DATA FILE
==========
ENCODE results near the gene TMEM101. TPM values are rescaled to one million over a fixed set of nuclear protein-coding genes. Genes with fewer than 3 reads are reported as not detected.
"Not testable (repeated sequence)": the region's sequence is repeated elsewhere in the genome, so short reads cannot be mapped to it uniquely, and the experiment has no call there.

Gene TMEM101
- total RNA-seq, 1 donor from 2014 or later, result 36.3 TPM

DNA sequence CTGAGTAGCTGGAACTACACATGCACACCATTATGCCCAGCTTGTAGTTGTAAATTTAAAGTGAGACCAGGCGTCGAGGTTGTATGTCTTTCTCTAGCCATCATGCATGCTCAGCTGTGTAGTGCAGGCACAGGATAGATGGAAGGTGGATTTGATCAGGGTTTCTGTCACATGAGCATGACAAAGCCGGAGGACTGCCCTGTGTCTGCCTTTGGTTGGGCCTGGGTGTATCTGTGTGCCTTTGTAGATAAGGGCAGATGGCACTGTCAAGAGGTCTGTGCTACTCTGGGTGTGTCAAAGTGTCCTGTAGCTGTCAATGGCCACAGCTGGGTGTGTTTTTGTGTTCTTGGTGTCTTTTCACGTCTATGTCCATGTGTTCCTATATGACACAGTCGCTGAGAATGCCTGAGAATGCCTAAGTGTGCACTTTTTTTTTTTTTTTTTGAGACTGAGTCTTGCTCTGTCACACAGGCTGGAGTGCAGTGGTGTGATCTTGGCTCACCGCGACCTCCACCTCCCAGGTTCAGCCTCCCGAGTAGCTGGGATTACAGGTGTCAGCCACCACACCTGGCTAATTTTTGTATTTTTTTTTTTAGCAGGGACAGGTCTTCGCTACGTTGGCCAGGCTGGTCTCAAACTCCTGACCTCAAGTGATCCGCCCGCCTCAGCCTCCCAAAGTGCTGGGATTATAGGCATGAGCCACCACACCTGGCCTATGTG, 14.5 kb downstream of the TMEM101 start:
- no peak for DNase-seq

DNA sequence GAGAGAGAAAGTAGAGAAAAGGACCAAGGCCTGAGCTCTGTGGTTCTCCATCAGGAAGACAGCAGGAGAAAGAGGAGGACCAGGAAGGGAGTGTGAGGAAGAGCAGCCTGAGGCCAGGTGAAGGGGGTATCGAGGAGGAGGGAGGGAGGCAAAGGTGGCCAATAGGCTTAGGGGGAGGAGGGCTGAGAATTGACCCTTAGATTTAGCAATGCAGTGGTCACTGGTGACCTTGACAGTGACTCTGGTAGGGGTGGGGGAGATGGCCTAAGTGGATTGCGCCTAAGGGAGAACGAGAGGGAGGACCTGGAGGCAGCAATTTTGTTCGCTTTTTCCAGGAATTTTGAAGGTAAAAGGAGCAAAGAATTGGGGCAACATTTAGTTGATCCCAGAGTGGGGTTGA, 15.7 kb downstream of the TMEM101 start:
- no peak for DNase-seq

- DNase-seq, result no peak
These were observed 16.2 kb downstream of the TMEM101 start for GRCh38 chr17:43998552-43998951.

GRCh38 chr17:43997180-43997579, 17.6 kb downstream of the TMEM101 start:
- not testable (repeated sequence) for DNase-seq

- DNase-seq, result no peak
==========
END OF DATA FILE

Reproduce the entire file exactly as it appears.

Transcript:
ENCODE results near the gene TMEM101. TPM values are rescaled to one million over a fixed set of nuclear protein-coding genes. Genes with fewer than 3 reads are reported as not detected.
"Not testable (repeated sequence)": the region's sequence is repeated elsewhere in the genome, so short reads cannot be mapped to it uniquely, and the experiment has no call there.

Gene TMEM101
- total RNA-seq, 1 donor from 2014 or later, result 36.3 TPM

DNA sequence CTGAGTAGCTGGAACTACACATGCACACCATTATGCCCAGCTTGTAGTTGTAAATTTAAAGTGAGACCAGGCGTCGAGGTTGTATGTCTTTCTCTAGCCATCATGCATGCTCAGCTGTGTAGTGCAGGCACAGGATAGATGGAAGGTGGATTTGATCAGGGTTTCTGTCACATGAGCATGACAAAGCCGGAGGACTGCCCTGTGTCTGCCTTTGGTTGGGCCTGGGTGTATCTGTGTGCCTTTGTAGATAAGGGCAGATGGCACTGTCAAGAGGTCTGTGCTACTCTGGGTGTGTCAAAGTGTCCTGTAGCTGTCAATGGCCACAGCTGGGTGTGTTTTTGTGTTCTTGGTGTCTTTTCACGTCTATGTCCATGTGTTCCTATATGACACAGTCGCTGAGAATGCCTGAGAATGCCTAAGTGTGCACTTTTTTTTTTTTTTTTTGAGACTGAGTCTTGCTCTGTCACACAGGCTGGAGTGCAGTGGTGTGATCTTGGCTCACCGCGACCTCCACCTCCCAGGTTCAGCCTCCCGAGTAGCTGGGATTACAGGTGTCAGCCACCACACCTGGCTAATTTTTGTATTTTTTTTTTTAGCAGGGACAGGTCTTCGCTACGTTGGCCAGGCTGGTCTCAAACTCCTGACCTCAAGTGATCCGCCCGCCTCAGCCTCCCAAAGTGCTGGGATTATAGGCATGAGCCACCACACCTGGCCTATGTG, 14.5 kb downstream of the TMEM101 start:
- no peak for DNase-seq

DNA sequence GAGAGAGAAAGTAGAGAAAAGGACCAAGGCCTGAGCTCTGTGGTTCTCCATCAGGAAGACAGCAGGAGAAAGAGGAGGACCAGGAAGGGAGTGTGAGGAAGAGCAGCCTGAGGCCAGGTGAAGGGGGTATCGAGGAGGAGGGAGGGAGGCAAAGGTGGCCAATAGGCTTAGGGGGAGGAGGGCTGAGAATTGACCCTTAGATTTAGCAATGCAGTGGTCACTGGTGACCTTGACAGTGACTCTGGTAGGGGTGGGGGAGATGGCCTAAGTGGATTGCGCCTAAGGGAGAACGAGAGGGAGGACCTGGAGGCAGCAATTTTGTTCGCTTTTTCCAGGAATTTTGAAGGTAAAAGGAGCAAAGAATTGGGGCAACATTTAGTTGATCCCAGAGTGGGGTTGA, 15.7 kb downstream of the TMEM101 start:
- no peak for DNase-seq

- DNase-seq, result no peak
These were observed 16.2 kb downstream of the TMEM101 start for GRCh38 chr17:43998552-43998951.

GRCh38 chr17:43997180-43997579, 17.6 kb downstream of the TMEM101 start:
- not testable (repeated sequence) for DNase-seq

- DNase-seq, result no peak